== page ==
The flip-flop theme is perhaps the most dangerous story line for Romney if it resonates. The threat is particularly severe given the lack of knowledge about Romney for many voters, as indicated in the Gallup and Pew polls cited above. If what voters learn of Romney before early next year comes through the lens of perceived flip-flops as opposed to his campaign message then he will be in an exceedingly difficult, if not impossible, position. The ability of he and his campaign staff to avoid and mitigate possible outbreaks of the motif is essential. Valid or not, future such stories are potentially devastating to his candidacy.
3) Fred Thompson - When the phrase "Worst Presidential Rollout Ever?" is being employed with any seriousness that's not a good thing.
Thompson's stall in national and early state polls is obvious and a bad narrative continues to develop around his campaign before it even becomes official. It's hard to see how it looks good for a candidate who looked to be on the cusp of jumping into the race after the Republican debate on June 5th to belatedly get up on the debate stage September 27th, having avoided two additional debates in the interim.
Meanwhile, media attention to his "testing the waters" efforts has not been terribly helpful. Fox News coverage of his August trip to Iowa was not good, for reasons that seemed avoidable. When fairly or not you've been pegged as a "lazy" candidate, don't be the only Presidential candidate to ride around the Iowa State Fair in a golf cart...and definitely don't take a half hour to recoup after only one hour pressing the flesh.
Similarly, it simply won't work for a former actor who is expected to be able to deliver prepared material well to receive noticeably bad reviews for a major speech:
It's also troublesome to see unforced errors before a candidate is even official. His blog post about Giuliani's 2nd Amendment record, no matter how indirect and legitimate, was described as "an odd and early direct shot." The specter of going negative before one announces is indeed peculiar. Never mind that Thompson losing yet another staff member before even being an official candidate is an eyebrow raiser.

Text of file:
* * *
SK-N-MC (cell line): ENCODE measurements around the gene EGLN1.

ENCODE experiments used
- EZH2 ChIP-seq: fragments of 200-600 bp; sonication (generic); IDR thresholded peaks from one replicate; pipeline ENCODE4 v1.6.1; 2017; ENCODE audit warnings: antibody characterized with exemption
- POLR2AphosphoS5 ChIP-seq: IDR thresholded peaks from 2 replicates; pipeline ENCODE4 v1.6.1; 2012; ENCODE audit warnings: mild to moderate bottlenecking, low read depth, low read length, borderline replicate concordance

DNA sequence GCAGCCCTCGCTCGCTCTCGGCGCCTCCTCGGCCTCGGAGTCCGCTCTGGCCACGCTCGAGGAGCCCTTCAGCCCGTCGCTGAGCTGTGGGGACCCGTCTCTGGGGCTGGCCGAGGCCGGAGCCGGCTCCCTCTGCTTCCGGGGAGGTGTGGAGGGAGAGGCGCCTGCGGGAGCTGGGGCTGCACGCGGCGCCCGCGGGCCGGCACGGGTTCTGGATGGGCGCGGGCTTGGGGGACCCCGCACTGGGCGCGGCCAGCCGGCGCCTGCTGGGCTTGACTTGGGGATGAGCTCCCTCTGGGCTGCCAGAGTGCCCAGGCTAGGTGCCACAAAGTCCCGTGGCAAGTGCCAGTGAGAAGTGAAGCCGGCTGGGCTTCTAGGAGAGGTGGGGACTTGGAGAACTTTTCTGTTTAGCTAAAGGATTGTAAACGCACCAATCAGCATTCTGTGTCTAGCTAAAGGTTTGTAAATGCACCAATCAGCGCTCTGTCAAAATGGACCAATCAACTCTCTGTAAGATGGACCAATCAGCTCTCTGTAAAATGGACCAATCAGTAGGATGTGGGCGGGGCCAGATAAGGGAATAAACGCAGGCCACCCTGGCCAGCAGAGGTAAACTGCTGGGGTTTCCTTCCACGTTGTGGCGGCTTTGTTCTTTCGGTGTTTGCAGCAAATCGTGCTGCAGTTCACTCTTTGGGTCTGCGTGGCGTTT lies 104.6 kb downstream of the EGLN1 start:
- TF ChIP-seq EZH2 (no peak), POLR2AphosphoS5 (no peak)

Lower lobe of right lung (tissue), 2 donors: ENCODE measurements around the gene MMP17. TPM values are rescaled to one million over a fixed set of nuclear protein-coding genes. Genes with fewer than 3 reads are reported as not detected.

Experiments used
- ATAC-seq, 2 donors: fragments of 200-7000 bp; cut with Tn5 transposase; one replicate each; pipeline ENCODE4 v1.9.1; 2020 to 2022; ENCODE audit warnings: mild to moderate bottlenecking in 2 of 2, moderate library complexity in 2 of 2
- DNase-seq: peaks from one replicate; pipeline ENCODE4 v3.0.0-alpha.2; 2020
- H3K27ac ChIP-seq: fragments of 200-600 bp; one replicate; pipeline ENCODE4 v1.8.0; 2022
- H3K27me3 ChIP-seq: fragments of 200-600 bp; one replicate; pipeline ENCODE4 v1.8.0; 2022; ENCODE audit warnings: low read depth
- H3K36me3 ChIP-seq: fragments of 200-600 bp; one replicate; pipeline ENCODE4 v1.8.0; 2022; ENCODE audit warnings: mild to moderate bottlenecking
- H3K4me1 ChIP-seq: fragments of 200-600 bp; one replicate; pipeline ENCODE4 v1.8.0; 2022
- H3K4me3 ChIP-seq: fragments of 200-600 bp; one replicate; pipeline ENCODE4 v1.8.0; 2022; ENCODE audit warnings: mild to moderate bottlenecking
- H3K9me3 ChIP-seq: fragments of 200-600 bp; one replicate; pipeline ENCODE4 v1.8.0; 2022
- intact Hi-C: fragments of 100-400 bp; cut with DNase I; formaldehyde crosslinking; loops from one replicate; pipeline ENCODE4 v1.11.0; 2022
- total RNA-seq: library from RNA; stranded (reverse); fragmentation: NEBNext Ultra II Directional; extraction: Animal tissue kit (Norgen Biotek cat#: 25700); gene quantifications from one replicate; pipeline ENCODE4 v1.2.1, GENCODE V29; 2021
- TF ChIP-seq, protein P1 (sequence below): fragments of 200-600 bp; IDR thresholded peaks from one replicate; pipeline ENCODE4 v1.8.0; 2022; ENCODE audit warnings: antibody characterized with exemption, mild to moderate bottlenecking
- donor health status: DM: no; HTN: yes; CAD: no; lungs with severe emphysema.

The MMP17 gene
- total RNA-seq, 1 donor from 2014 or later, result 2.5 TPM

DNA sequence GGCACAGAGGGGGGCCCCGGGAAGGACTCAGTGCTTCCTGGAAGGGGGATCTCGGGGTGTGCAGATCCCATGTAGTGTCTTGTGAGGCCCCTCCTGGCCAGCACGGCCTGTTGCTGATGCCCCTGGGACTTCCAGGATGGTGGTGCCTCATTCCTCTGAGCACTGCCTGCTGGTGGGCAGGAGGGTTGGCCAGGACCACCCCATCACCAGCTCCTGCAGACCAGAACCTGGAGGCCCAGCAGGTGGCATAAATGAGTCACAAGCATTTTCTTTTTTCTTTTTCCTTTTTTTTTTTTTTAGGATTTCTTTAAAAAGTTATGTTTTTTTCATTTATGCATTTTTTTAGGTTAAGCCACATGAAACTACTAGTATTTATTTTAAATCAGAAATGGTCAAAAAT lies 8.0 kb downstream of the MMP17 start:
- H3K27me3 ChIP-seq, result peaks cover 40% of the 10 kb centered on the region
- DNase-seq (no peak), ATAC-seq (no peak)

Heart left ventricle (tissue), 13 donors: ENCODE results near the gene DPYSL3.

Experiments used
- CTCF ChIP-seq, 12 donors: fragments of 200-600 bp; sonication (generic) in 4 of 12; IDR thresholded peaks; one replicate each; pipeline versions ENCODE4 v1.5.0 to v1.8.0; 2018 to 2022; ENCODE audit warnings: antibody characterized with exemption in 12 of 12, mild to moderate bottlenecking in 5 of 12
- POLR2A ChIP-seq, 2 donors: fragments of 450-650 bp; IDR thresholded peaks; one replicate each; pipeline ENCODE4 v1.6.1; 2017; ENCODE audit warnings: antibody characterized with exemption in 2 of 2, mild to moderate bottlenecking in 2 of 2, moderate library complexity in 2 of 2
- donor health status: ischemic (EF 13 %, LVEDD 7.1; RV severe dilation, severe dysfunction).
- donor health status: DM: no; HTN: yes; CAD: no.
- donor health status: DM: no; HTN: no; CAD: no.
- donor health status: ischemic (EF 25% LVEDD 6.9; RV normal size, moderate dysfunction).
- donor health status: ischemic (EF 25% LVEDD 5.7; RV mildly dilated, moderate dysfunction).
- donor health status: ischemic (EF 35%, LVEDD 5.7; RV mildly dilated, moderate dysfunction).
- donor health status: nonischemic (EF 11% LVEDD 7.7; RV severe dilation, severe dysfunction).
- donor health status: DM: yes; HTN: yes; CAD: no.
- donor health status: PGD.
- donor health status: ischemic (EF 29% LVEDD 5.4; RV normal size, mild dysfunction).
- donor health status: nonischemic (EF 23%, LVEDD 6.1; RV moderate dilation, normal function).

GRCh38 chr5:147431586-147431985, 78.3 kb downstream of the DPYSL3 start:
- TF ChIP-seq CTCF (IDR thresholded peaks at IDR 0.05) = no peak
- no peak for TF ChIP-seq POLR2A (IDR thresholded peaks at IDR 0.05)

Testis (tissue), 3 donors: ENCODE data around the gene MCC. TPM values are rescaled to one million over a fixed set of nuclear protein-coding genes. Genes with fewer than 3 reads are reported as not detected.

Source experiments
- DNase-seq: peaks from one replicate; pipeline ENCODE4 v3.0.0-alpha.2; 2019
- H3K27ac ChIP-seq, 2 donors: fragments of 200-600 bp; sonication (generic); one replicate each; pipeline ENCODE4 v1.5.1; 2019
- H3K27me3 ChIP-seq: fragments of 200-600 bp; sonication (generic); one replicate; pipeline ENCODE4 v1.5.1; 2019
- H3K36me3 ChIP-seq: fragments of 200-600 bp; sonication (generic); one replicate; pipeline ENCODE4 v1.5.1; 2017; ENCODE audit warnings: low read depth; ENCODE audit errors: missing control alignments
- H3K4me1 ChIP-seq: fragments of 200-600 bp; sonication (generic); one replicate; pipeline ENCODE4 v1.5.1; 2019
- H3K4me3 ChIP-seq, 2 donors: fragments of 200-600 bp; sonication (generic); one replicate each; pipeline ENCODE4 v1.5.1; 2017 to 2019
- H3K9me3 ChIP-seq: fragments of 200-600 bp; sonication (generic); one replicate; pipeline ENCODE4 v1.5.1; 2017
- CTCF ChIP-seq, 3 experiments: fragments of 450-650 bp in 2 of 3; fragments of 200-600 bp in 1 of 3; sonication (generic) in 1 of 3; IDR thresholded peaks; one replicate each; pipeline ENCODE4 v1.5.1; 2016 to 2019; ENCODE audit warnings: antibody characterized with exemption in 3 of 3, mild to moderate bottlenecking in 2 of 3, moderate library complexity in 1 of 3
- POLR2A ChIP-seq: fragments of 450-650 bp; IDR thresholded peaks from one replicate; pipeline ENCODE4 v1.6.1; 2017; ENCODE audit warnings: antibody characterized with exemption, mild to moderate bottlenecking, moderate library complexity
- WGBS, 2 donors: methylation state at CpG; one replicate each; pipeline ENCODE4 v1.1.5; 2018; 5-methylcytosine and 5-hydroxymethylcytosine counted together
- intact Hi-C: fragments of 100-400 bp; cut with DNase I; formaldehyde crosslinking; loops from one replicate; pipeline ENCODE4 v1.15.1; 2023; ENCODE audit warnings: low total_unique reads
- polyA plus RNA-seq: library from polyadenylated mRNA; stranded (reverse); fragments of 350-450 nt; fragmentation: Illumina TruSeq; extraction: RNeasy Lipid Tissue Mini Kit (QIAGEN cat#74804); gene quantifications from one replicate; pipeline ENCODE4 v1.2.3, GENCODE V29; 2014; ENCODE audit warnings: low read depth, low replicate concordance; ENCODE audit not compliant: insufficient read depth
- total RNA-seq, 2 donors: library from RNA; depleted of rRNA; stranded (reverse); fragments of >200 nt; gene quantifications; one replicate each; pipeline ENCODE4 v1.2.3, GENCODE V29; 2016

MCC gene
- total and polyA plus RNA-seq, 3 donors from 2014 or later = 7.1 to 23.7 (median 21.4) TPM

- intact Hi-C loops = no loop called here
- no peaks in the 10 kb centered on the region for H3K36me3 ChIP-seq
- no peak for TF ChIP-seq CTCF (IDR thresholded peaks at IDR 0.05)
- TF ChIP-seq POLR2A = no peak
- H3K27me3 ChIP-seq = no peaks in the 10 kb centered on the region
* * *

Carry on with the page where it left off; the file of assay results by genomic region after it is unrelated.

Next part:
Individually, none of the stories is terrible. In sum, they paint the picture of a candidate who may not be ready for prime time. It would be a shame if that happens given his willingness to talk about big issues. Thompson's clear-voiced conservative commentary is perhaps his best asset and his ability to influence the Republican primary debate could benefit whoever turns out to be the nominee. But Thompson simply has to do better on the trail. Agree with Giuliani and Romney or not, they are strong, polished candidates thanks to their experience campaigning throughout this year.
The Republican field remains wide open, giving each of the three major candidates discussed above the chance to break through if they can overcome the inevitable travails of the campaign trail. Each candidate has unique strengths and weaknesses that make them impressive though imperfect contenders. Who mitigates those weaknesses the best? Whose strengths overcome inevitable missteps? How all that unfolds should make for a compelling spectacle in the coming months.
UPDATE: amazing. Add yet another to the long line of staff departures from the Thompson campaign before it is even official.Posted by Eric Earling at August 26, 2007 05:49 PM | Email This